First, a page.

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BPS - 5th Ed. Chapter 1516 u The article suggests that the survey reveals good news since the differences are all negative. u The differences are statistically significant. – All P-values are less than = 0.05. u The 10 th and 12 th grade differences probably are not practically significant. – Each difference is less than 1% Case Study Alcohol Use

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BPS - 5th Ed. Chapter 1517 Case Study: Memory Loss in American Hearing, American Deaf, and Chinese Adults Levy, B. and E. Langer. Aging free from negative stereotypes: Successful memory in China and among the American deaf, Journal of Personality and Social Psychology, Vol. 66, pp 989-997. Memory Loss

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BPS - 5th Ed. Chapter 1518 Case Study u Average Memory Test Scores (higher is better) u 30 subjects were sampled from each population Memory Loss HearingDeafChinese Young1.690.981.34 Old-2.97-1.550.50

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BPS - 5th Ed. Chapter 1519 Case Study u Young Americans (hearing and deaf) have significantly higher mean scores. u Science News (July 2, 1994, p. 13): Surprisingly,...memory scores for older and younger Chinese did not statistically differ. Memory Loss

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BPS - 5th Ed. Chapter 1520 Case Study u Since the sample sizes are very small, there is an increased chance that the test will result in no statistically significance difference being detected even if indeed there is a difference between young and old subjects mean memory scores. u The surprising result could just be because the sample size was too small to statistically detect a difference. A larger sample may yield different results. Memory Loss

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BPS - 5th Ed. Chapter 1521 Cautions About Significance Tests Beware of Multiple Analyses u Suppose that 20 null hypotheses are true. Each test has a 5% chance of being significant at the 5% level. Thats what = 0.05 means: results this extreme occur only 5% of the time just by chance when the null hypothesis is true. u Thus, we expect about 1 in 20 tests (which is 5%) to give a significant result just by chance. Running one test and reaching the = 0.05 level is reasonably good evidence against H 0 ; running 20 tests and reaching that level only once is not. Similarly, the probability that all of twenty 95% confidence intervals will capture their true mean is much less than 95%.

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BPS - 5th Ed. Chapter 1522 Planning Studies Choosing the Sample Size for a C.I. The confidence interval for the mean of a Normal population will have a specified margin of error m when the sample size is:

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BPS - 5th Ed. Chapter 1523 Case Study NAEP Quantitative Scores (Ch.14) Suppose that we want to estimate the population mean NAEP scores using a 90% confidence interval, and we are instructed to do so such that the margin of error does not exceed 3 points (recall that = 60). What sample size will be required to enable us to create such an interval?

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BPS - 5th Ed. Chapter 1524 Case Study NAEP Quantitative Scores Thus, we will need to sample at least 1082.41 men aged 21 to 25 years to ensure a margin of error not to exceed 3 points. Note that since we cant sample a fraction of an individual and using 1082 men will yield a margin of error slightly more than 3 points, our sample size should be n = 1083 men.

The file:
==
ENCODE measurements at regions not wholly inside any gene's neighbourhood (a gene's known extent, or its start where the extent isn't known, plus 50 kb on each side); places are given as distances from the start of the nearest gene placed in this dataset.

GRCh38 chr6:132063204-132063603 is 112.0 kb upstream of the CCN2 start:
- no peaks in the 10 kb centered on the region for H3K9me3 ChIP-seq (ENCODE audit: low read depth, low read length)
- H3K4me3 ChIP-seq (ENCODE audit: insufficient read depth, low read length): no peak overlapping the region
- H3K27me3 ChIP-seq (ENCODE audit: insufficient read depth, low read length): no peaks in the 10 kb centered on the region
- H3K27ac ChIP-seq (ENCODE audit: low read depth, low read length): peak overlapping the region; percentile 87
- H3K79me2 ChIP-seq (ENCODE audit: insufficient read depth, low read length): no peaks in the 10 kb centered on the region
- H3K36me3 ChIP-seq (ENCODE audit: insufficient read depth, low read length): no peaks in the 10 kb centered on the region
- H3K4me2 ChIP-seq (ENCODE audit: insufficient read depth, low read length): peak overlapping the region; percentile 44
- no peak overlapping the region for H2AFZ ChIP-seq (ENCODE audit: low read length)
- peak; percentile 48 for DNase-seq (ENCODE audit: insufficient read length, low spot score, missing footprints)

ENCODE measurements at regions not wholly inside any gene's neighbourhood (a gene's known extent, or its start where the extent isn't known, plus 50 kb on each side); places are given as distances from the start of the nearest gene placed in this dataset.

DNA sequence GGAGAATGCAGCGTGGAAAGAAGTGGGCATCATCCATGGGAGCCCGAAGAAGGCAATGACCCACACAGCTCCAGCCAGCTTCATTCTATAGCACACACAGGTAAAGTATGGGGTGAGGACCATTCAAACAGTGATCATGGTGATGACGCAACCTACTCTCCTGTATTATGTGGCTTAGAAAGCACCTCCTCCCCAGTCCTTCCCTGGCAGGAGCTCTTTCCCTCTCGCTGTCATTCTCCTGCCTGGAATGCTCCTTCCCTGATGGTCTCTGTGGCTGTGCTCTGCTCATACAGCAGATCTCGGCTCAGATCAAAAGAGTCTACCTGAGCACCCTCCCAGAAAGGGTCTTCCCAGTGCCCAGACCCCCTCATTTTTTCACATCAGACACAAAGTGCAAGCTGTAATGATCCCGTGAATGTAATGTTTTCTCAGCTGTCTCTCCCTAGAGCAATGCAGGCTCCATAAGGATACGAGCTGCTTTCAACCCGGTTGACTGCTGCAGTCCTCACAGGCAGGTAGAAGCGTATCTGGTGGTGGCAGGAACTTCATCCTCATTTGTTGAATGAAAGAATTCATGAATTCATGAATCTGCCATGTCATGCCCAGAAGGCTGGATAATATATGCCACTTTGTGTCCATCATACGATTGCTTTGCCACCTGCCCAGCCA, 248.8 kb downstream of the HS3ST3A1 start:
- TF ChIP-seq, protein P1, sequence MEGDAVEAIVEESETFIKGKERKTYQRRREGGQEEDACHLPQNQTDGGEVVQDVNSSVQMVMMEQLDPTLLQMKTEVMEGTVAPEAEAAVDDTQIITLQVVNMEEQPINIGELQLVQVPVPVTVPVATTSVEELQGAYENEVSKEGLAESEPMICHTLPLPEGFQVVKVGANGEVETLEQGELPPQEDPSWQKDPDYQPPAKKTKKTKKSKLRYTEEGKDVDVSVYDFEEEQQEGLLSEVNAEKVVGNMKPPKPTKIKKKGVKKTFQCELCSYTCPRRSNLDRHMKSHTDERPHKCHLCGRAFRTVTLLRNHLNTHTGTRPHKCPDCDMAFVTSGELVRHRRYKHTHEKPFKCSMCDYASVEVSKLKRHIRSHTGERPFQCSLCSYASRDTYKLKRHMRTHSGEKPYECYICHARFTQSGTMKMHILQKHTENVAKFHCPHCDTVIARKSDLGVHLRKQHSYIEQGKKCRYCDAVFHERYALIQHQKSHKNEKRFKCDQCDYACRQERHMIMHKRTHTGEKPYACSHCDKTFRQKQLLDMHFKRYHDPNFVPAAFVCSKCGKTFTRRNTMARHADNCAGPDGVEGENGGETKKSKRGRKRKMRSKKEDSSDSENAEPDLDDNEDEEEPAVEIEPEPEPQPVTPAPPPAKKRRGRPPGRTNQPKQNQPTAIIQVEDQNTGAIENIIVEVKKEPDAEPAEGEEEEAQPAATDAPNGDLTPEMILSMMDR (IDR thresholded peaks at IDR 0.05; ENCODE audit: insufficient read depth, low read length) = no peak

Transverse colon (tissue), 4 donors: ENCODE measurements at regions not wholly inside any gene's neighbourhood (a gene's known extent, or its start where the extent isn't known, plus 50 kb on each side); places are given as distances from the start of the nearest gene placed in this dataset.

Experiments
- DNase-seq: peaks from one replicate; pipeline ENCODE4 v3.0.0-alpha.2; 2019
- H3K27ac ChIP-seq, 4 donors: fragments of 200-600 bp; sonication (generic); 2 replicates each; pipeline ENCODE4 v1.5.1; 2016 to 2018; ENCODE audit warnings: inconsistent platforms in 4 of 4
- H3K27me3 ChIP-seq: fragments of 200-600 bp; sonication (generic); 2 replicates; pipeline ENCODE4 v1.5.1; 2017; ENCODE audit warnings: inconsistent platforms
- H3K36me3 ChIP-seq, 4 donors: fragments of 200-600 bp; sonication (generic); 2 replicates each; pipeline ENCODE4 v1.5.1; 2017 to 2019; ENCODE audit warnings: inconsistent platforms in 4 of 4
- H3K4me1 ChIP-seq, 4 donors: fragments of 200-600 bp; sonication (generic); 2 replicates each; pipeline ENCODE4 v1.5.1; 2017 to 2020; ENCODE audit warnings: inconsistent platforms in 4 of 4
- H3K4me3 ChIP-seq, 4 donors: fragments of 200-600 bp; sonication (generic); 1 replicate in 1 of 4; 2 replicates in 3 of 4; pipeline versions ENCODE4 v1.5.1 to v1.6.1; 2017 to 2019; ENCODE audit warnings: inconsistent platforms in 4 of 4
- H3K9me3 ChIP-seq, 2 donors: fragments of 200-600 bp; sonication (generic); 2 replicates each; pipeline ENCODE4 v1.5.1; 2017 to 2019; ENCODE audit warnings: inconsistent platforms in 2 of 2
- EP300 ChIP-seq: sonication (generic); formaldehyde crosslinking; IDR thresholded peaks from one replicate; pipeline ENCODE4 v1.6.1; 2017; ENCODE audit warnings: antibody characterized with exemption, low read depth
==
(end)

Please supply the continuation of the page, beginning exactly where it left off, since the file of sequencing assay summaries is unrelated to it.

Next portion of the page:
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BPS - 5th Ed. Chapter 1525 The probability that a fixed level significance test will reject H 0 when a particular alternative value of the parameter is true is called the power of the test against that specific alternative value. While gives the probability of wrongly rejecting H 0 when in fact H 0 is true, power gives the probability of correctly rejecting H 0 when in fact H 0 should be rejected (because the value of the parameter is some specific value satisfying the alternative hypothesis) When is close to 0, the test will find it hard to distinguish between the two (low power); however, when is far from 0, the test will find it easier to find a difference (high power). Planning Studies The Power of a Test

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BPS - 5th Ed. Chapter 1526 Case Study The cola maker determines that a sweetness loss is too large to be acceptable if the mean response for all tasters is = 1.1 (or larger) Will a 5% significance test of the hypotheses H 0 : = 0H a : > 0 based on a sample of 10 tasters usually detect a change this great (rejecting H 0 )? Sweetening Colas (Ch. 14)

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BPS - 5th Ed. Chapter 1527 Case Study 1.Write the rule for rejecting H 0 in terms of. We know that = 1, so the z test rejects H 0 at the = 0.05 level when This is the same as: Reject H 0 when This step just restates the rule for the test. It pays no attention to the specific alternative we have in mind. Sweetening Colas

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BPS - 5th Ed. Chapter 1528 Case Study 2.The power is the probability of rejecting H 0 under the condition that the alternative = 1.1 is true. To calculate this probability, standardize using = 1.1 : 96.64% of tests will declare that the cola loses sweetness when the true mean sweetness loss is 1.1 (power = 0.9664). Sweetening Colas

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BPS - 5th Ed. Chapter 1529

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BPS - 5th Ed. Chapter 1530 Decision Errors: Type I u If we reject H 0 when in fact H 0 is true, this is a Type I error. u If we decide there is a significant relationship in the population (reject the null hypothesis): –This is an incorrect decision only if H 0 is true. –The probability of this incorrect decision is equal to. If the null hypothesis is true and = 0.05: –There really is no relationship and the extremity of the test statistic is due to chance. –About 5% of all samples from this population will lead us to wrongly reject chance and conclude significance.

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BPS - 5th Ed. Chapter 1531 Decision Errors: Type II u If we fail to reject H 0 when in fact H a is true, this is a Type II error. u If we decide not to reject chance and thus allow for the plausibility of the null hypothesis –This is an incorrect decision only if H a is true. –The probability of this incorrect decision is computed as 1 minus the power of the test.

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BPS - 5th Ed. Chapter 1532 Decision Errors: Type I & Type II